The 2019 edition of the European Communication Monitor report was presented at the European Communication Summit in Berlin, outlining the recent and most important trends and challenges for communications professionals at all levels.
Researchers were focused on measuring and understanding trust in the PR profession, public trust in different organizational advocates, the current challenges of building trust and transparency in an era of misleading information and fake news, artificial intelligence and its application in communications, content creation and distribution – the most important strategic issues for the PR industry and profession.
#ECS2019: The European Communications Monitor 2019 is focusing on trust and transparency, the latter being the top challenge for communication professionals to achieve in their organisations @eacdonline @euprerahttps://t.co/2LzKvJC32m pic.twitter.com/9bv5H2wzsP
— Nahuel Mercedes M. (@nahunicolai) May 23, 2019
Trust and credibility are critical for successful communications. The survey revealed that communicators experience a low level of trust in their profession – 67% by top executives, 47% by influencers and bloggers, 39% by journalists. Yet, they feel confident and trusted on a personal level with their colleagues, management, clients, external stakeholders, and audiences. Furthermore, hierarchy matters: communications leaders feel more trusted than professionals in other roles and ranks. Women reported more trusted relationships with external stakeholders and men report better relationships with top management in organisations.
Interesting statement by @DejanVercic explaining the Communication Monitor: the west was able to develop because there is more room for trust. Trust makes relationships easier! #ECS2019 pic.twitter.com/PcTEMO41Ed
— Marc Lamers (@marc_lamers) May 23, 2019
Another highlight related to trust is that communicators believe external experts and top management are rated as the most trusted organizational advocates, leaving marketing and sales behind. According to the results, external experts, such as consultants, are the most trusted – 70.3%, followed by organizational leaders (CEO, top management) – 66.7%, external supporters (customers, fans) – 63.9%, employees – 61%, marketing and sales – 43.2%.
Getting firsthand insights from the just-issued European Communication Monitor 2019. Building trust and transparency is in ever clearer focus in an age of mistrust. #ECS2019 #CommsLearning pic.twitter.com/f4rNbHnPb8
— Clément (@ClementRobijns) May 23, 2019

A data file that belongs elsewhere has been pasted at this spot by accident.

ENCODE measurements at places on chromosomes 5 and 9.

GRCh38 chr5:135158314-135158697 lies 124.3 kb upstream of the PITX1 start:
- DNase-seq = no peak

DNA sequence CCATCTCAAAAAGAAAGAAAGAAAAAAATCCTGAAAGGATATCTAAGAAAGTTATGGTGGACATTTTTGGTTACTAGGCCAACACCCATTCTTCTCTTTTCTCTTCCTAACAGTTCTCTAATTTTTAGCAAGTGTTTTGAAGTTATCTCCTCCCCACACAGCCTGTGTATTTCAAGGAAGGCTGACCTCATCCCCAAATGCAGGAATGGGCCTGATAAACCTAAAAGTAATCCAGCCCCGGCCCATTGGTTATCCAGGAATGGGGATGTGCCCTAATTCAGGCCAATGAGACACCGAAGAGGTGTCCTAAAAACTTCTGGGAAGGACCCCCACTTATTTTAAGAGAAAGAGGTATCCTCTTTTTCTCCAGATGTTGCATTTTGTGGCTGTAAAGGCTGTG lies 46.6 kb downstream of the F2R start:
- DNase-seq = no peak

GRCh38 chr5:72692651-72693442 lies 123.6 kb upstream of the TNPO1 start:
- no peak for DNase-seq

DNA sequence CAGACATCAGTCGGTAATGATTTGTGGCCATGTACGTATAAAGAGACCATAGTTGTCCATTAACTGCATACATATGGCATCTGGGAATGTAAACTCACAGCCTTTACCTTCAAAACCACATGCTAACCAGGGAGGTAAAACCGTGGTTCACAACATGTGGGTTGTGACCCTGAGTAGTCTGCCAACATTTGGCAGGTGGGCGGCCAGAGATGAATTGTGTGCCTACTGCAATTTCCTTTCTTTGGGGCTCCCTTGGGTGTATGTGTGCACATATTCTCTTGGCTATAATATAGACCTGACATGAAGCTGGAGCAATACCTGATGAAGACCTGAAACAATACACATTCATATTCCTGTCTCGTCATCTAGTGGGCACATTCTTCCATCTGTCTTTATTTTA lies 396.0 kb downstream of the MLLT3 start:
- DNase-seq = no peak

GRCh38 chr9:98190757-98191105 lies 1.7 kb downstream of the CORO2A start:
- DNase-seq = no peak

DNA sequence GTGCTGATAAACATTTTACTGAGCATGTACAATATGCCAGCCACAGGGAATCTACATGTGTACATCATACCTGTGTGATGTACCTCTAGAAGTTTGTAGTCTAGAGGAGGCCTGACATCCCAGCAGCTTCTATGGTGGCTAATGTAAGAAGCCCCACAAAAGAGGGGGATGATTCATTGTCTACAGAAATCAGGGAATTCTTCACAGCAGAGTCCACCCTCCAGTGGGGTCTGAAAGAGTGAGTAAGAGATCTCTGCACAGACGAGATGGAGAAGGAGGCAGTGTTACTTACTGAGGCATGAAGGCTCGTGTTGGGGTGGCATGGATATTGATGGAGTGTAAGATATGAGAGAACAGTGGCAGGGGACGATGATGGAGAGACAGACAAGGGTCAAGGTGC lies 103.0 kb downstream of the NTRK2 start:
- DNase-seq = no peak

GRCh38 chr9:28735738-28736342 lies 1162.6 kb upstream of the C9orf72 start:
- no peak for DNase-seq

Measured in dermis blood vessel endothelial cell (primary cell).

Transparency and building trust are becoming challenging for professional communicators. The survey revealed that 41% of them find it difficult to communicate transparently about the political stance of their leadership team and for 35% the challenge is related to internal processes and workflows. The respondents stated it is easier to communicate about organizational purpose, mission and vision, as well as the company’s products and/or services. The location also matters when it comes to transparency - organisations and professionals in Northern Europe find it easier to be transparent than their colleagues in other parts of the continent.
— Shushan Harutyunyan (@shushanblansh) May 23, 2019
The speed of distribution and the quantity of content are another important issue for communications professionals. Communicators are exploring new forms of content creation in order to stay relevant to their audience’s needs. The rising importance of shared media during the last three years was confirmed by 77% of the practitioners, who also revealed that sponsored social media content is used by every second company in Europe.
Professionals working in non-profit organisations indicated that enhancing trust, content creation and distribution, the need to manage larger audiences and communications channels is a priority issue. Their colleagues working in companies report a different perspective - they are focused on coping with the rising information flow, digital trends and social responsibility.
Artificial Intelligence is expected to bring changes to the profession according to 77% of the respondents. Yet, 56% stated that they lack and find it hard to secure the competencies needed for introducing AI. Nearly half of the professionals - 54% believe that the IT budgets or organizational structure are important hurdles. Practitioners in Norway, Finland and Bulgaria expect strong AI impact on a departmental level, while those in Turkey, Portugal and Serbia fear or hope for changes in their personal work routines.
The report is annually organised by the European Public Relations Education and Research Association (EUPRERA) and the European Association of Communication Directors (EACD). The partners of the report are Cision Insights, Fink & Fuchs and the Communication Director magazine. The communication monitor series is renowned as the most comprehensive research in the field worldwide.
Within the agenda of the summit, the report was presented by one of the researchers, Prof. Dr. Dejan Vercic. The survey gathered data from 2883 respondents - communications profession from across 46 countries in Europe.
To see the full details and data, please visit and download for free the report at http://www.communicationmonitor.eu/